New York City Public Schools Have a New Chancellor
Meisha Porter: Born, Bred and Educated in NYC
Born in Queens, New York and comes from a family of educators. She was raised by a single mother who returned New York City Public Schools to school to finish her degree and Have a New Chancellor become an educator herself; her upbringing has taught her the power Meisha Porter: Born, Bred, of public education, and the difference And Educated In NYC one teacher can make.
Mayor Bill de Blasio has appointed Meisha Porter—a New York City public school graduate and 20-year veteran who has led at every level in the system—the next Chancellor of New York City public schools, and the first Black woman to serve in the role. Porter succeds Richard Carranza. The first person appointed from within DOE leadership in recent history, she took the helm of the largest school district in the nation on March 15. “Today is an historic day for New York City schools. Meisha Porter is a homegrown New Yorker who knows what it takes to give every kid the high quality public school education they deserve.” said May Bill De Blasio.”
“As a lifelong New Yorker, a product of our City’s schools, and a career educator, it is the honor of my lifetime to serve as Chancellor, “said Porter. Born in Queens, New tendent of District 11, which served the Pelham Parkway, Eastchester, and Woodlawn neighborhoods of the Bronx.her the power of public edupublic schools, and a career educator, it is the honor of my lifetime to serve as chancellor, “said Porter. Born in Queens, New York and from a family of educators, she was raised by a single mother who cation, and the difference returned to school to finish her degree and become an educator herself. Her upbringing taught her the one teacher can make.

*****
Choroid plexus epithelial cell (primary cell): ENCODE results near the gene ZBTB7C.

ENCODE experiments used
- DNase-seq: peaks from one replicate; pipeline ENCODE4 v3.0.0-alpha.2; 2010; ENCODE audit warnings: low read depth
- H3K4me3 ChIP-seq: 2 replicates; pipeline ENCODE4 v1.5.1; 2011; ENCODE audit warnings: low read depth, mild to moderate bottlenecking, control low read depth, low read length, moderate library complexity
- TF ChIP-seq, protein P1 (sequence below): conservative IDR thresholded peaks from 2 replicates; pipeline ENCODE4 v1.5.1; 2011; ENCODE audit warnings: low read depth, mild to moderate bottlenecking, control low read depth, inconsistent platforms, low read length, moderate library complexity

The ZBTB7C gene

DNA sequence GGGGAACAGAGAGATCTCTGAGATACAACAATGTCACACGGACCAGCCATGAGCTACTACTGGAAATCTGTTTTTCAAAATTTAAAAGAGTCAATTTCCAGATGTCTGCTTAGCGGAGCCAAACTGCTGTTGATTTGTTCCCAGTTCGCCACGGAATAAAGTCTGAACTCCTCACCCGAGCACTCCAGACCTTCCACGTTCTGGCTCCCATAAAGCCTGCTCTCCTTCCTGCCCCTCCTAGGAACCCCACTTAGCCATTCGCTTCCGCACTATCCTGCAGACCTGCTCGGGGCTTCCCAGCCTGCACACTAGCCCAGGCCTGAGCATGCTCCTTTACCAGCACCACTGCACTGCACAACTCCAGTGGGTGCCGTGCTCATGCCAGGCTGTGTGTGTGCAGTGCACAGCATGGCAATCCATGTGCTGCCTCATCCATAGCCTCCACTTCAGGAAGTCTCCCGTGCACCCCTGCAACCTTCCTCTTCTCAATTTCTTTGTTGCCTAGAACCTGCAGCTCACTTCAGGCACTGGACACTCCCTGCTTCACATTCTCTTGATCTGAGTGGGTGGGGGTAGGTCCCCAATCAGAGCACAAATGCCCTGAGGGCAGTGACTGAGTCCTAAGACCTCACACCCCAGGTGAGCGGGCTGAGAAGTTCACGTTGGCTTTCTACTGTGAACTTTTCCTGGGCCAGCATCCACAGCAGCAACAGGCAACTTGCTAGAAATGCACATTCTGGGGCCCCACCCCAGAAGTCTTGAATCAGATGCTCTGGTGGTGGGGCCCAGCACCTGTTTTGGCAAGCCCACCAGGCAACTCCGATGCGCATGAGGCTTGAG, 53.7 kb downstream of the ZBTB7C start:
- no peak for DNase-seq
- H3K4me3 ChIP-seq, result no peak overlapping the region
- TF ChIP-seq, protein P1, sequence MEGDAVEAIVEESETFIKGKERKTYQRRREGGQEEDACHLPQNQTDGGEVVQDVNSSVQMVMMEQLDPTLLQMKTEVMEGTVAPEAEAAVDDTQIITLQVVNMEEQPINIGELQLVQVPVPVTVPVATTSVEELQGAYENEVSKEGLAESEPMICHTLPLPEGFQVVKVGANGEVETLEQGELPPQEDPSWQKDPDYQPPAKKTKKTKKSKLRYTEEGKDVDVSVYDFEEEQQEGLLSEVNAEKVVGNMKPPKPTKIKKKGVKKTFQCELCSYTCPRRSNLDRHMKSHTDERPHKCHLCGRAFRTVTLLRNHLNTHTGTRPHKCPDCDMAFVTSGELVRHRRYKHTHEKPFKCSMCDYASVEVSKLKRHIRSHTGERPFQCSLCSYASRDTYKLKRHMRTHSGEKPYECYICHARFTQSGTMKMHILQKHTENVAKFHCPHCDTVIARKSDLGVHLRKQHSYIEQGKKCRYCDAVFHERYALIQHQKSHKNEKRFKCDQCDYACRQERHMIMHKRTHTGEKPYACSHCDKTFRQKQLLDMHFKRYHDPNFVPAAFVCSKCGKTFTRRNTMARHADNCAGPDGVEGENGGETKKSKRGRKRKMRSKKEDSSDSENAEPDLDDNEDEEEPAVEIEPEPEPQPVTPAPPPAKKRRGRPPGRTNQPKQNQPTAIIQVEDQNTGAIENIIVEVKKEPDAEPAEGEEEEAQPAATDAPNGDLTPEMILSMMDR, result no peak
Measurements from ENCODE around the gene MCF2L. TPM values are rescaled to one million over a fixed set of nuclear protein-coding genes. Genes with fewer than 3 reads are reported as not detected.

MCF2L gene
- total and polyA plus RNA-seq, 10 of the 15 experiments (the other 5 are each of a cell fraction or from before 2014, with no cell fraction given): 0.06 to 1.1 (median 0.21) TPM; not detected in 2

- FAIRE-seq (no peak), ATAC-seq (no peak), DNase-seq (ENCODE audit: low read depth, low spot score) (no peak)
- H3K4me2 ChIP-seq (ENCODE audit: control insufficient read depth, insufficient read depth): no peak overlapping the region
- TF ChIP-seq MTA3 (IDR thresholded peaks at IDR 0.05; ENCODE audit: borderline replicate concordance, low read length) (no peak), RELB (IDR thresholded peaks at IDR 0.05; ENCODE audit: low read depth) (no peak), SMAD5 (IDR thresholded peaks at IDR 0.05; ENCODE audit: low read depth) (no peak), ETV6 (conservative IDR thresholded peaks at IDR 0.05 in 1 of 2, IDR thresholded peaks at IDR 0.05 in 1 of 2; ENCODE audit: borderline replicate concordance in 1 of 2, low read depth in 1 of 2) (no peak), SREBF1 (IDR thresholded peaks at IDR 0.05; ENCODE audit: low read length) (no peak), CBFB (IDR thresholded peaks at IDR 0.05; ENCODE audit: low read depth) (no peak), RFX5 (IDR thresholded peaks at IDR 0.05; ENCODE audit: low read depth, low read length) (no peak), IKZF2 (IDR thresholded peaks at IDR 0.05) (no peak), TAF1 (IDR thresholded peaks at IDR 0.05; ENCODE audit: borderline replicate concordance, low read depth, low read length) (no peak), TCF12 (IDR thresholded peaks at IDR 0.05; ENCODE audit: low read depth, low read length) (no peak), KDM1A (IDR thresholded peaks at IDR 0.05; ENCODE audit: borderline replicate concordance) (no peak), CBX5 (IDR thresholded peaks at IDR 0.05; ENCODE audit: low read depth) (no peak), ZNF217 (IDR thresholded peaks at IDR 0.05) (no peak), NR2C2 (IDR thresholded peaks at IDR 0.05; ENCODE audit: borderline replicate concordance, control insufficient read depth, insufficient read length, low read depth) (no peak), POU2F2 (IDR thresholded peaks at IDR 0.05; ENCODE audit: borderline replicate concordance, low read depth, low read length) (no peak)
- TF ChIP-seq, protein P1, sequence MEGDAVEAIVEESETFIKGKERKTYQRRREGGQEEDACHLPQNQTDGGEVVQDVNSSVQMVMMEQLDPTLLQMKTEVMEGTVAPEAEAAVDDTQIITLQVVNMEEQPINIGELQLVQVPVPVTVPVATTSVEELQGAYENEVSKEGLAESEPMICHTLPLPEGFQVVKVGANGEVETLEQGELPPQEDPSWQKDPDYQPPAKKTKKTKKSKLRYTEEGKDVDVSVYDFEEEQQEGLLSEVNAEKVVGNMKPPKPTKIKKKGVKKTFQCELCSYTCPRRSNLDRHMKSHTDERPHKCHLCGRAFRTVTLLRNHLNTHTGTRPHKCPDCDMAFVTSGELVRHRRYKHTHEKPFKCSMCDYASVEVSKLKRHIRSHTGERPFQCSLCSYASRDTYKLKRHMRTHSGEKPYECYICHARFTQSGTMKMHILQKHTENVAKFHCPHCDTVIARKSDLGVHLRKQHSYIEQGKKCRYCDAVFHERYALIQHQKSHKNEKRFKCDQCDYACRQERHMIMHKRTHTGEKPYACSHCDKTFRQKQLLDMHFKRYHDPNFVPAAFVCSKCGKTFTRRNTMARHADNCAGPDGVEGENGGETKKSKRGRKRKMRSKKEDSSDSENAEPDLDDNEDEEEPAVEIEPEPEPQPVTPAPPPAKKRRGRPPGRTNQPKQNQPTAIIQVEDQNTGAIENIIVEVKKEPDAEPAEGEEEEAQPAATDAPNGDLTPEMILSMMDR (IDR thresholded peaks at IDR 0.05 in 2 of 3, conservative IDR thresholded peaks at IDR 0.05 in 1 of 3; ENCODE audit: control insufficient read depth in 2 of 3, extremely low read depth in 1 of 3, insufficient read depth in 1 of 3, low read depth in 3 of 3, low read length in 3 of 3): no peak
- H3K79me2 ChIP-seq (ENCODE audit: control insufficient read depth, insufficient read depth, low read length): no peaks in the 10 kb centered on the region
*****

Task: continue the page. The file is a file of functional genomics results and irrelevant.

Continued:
Porter left her position as Bronx executive superin- Bronx School for Law, Government, and Justice—a tendent, leading community school districts 7-12 and school she helped conceive and found. After 18 years at New Visions Affinity schools, covering the entire bor- the school, where she became principal, she spent three ough’s 361 schools and 235,448 students. She started her years as superintendent of District 11, which served the career as a youth organizer in Highbridge, and joined the Pelham Parkway, Eastchester, and Woodlawn neighborDepartment of Education (DOE) as a teacher at the hoods of the Bronx.